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It’s the best game of all time and it got re-released on the PSN store this year and so it qualifies for this list. Don’t like that? Maybe you should take it up with the International Criminal Court. Also, if it’s the best game ever, why isn’t it #1 on the list? Maybe you could ask the warden of International Criminal Jail, where you’re probably spending the rest of your life after lodging your earlier frivolous complaint that made the International Criminal Court so mad.

7. Sonic Generations

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Other than last year’s amazing list of the Top 10 Hottest Female Sonic Characters, it’s been a long dry stretch for this franchise. But, man, Generations is the perfect blend of nostalgia and sensible updates. A great, great gamey game.

6. Bastion

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It’s on everybody’s list because holy crap it’s good. Supergiant crafted a game that feels totally complete, as if no corners were cut. It’s a really spectacular example of designing around the constraints of a small team. Great writing, acting, and a stirring soundtrack as well.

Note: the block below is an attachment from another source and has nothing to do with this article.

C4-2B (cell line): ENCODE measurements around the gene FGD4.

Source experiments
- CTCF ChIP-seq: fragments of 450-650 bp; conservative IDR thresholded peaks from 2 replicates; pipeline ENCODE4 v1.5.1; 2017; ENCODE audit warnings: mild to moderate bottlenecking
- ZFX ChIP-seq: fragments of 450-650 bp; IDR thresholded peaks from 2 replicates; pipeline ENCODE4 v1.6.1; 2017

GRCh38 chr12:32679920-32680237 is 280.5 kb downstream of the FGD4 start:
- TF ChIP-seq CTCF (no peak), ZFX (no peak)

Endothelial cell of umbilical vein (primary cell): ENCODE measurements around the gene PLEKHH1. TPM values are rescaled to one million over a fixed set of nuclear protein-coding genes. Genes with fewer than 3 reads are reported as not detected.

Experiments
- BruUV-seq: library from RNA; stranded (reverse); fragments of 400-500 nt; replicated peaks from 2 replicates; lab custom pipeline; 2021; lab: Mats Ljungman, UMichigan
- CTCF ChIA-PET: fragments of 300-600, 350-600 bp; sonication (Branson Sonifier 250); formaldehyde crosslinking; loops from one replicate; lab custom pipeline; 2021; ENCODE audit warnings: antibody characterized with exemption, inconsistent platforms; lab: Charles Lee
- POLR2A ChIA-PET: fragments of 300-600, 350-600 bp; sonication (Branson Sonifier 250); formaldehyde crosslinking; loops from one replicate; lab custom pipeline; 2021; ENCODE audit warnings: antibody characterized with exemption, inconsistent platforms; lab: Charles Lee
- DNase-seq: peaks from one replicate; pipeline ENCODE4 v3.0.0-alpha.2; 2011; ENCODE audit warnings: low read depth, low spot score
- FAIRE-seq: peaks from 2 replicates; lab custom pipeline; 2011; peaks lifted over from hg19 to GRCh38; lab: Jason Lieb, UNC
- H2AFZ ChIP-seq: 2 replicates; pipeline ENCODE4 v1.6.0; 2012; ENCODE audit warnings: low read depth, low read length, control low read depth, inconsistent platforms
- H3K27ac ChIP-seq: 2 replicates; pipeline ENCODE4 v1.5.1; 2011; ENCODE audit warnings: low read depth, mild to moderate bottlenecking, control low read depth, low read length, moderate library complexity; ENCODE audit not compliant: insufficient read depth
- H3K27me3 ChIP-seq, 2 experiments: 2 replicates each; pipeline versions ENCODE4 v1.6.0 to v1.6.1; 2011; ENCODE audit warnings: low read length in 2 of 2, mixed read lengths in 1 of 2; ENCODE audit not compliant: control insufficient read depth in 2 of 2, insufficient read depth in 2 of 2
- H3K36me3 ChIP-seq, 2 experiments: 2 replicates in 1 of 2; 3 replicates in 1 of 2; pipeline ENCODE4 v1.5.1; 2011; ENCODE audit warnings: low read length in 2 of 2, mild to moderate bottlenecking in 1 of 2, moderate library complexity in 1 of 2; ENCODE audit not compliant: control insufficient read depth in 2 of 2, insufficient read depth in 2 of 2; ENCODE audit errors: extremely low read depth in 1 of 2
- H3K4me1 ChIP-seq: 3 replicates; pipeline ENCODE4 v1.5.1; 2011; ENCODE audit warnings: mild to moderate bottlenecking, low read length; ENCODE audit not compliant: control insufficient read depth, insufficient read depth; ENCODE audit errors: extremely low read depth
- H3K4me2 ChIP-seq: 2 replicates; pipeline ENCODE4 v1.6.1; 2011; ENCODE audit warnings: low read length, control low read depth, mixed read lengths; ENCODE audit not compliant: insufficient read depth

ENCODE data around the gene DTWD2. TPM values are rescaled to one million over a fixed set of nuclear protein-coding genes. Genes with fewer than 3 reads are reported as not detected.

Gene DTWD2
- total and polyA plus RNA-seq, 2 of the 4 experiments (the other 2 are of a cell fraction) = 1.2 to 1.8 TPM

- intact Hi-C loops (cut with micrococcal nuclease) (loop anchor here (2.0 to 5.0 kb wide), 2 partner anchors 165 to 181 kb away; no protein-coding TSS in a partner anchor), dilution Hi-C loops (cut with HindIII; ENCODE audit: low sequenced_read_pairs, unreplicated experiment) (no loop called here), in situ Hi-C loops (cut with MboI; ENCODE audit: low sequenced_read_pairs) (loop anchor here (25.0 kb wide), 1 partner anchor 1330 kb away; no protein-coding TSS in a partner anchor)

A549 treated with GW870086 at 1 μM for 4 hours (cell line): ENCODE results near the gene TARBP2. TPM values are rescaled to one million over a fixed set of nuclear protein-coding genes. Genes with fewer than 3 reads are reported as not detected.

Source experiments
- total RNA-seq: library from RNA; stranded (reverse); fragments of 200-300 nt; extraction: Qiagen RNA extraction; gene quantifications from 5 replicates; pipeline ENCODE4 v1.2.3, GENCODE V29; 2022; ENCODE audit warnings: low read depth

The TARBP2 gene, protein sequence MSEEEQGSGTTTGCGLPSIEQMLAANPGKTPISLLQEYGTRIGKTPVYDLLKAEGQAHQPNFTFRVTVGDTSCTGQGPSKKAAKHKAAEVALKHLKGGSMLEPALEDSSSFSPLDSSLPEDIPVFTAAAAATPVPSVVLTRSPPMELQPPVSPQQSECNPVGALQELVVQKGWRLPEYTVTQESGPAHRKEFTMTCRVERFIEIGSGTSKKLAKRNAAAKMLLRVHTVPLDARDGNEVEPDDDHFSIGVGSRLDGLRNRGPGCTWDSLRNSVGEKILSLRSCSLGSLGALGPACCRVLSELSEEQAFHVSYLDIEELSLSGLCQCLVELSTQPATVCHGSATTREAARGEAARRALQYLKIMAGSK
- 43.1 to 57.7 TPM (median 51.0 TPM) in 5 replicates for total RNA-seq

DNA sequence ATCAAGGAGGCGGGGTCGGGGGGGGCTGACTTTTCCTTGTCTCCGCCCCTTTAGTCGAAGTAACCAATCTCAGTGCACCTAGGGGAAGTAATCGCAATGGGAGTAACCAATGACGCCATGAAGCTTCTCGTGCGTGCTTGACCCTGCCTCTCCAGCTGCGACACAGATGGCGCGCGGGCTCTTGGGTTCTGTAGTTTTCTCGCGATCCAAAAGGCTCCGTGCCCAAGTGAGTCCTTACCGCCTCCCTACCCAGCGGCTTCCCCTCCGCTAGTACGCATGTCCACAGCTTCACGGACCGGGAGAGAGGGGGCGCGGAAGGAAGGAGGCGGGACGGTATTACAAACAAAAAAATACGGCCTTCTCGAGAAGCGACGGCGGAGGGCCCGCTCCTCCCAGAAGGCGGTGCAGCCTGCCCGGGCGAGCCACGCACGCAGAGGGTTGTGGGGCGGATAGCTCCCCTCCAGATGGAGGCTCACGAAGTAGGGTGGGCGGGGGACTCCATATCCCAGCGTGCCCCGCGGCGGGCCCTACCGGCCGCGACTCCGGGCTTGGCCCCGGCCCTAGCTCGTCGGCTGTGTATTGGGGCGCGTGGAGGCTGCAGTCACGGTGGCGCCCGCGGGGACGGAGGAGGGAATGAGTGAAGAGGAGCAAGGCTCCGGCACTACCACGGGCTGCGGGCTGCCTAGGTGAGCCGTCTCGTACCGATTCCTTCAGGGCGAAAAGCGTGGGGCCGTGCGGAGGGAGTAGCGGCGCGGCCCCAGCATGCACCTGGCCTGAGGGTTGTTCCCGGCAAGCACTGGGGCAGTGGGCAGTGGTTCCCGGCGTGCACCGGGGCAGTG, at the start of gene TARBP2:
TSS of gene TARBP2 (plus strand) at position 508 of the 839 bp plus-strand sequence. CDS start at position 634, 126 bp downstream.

5. (tie): Zettai Hero Project: Unlosing Ranger vs. Darkdeath Evilman/Cladun X2

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Technically, ZHP came out in late 2010, but bear with me here. For the first four months of this year, I spent a ton of time travelling all over the place promoting Portal 2. It was a tiring, lonely, and generally all around anxiety-producing experience. These two PSP games saw me through a lot of long plane flights, train rides, and hotel stays. NIS America is famous for publishing high-personality grind fests like the amazing Disgaea series, and these are both great examples of that tradition. For some reason, I can only play these types of games on portable systems, which is why the new Disgaea didn’t rank. Anyway, these two are inextricably linked in my head to the craziness surrounding the release of Portal 2, and so, bam, there you go. They’re on the list.

4. Driver: San Francisco

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If this was a “Heroes of Game Writing” list, Driver: SF would be number one. It’s a game writer’s nightmare scenario: We need you to revive a basically dead franchise and also we need you to explain why the main character can suddenly fly and also he can possess people and also it still needs to be a serious police procedural and also you can’t get out of the car. The writers not only managed to deal with these constraints, they thrived under them. Driver’s writing is clever and funny while still taking its absurd core premise seriously enough to carry you through a ten hour story. Plus, the game is really fun. I expected nothing from Driver and was blown away.